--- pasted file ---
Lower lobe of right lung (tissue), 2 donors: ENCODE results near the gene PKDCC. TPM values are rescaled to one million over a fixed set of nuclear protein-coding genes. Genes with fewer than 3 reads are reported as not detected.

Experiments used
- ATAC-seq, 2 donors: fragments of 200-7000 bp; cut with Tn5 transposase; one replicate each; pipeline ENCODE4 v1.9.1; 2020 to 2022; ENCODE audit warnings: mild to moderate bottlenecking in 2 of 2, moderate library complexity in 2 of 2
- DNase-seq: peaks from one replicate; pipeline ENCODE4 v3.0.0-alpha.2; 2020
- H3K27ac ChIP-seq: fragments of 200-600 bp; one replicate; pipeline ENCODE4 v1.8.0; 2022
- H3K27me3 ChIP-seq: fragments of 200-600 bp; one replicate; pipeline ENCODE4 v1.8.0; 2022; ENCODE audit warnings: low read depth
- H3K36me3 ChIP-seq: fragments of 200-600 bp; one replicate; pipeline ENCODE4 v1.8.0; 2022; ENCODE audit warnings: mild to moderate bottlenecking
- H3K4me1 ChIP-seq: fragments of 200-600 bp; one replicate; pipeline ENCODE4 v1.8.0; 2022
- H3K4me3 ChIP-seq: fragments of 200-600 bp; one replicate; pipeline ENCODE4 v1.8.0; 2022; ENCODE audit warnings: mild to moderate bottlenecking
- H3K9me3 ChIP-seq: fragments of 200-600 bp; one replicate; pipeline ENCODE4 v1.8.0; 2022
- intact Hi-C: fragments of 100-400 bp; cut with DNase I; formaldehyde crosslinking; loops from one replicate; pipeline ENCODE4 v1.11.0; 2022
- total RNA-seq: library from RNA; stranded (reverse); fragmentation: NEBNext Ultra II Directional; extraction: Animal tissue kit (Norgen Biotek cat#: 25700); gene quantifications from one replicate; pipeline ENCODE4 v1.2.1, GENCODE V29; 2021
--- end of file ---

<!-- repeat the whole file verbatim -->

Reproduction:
Lower lobe of right lung (tissue), 2 donors: ENCODE results near the gene PKDCC. TPM values are rescaled to one million over a fixed set of nuclear protein-coding genes. Genes with fewer than 3 reads are reported as not detected.

Experiments used
- ATAC-seq, 2 donors: fragments of 200-7000 bp; cut with Tn5 transposase; one replicate each; pipeline ENCODE4 v1.9.1; 2020 to 2022; ENCODE audit warnings: mild to moderate bottlenecking in 2 of 2, moderate library complexity in 2 of 2
- DNase-seq: peaks from one replicate; pipeline ENCODE4 v3.0.0-alpha.2; 2020
- H3K27ac ChIP-seq: fragments of 200-600 bp; one replicate; pipeline ENCODE4 v1.8.0; 2022
- H3K27me3 ChIP-seq: fragments of 200-600 bp; one replicate; pipeline ENCODE4 v1.8.0; 2022; ENCODE audit warnings: low read depth
- H3K36me3 ChIP-seq: fragments of 200-600 bp; one replicate; pipeline ENCODE4 v1.8.0; 2022; ENCODE audit warnings: mild to moderate bottlenecking
- H3K4me1 ChIP-seq: fragments of 200-600 bp; one replicate; pipeline ENCODE4 v1.8.0; 2022
- H3K4me3 ChIP-seq: fragments of 200-600 bp; one replicate; pipeline ENCODE4 v1.8.0; 2022; ENCODE audit warnings: mild to moderate bottlenecking
- H3K9me3 ChIP-seq: fragments of 200-600 bp; one replicate; pipeline ENCODE4 v1.8.0; 2022
- intact Hi-C: fragments of 100-400 bp; cut with DNase I; formaldehyde crosslinking; loops from one replicate; pipeline ENCODE4 v1.11.0; 2022
- total RNA-seq: library from RNA; stranded (reverse); fragmentation: NEBNext Ultra II Directional; extraction: Animal tissue kit (Norgen Biotek cat#: 25700); gene quantifications from one replicate; pipeline ENCODE4 v1.2.1, GENCODE V29; 2021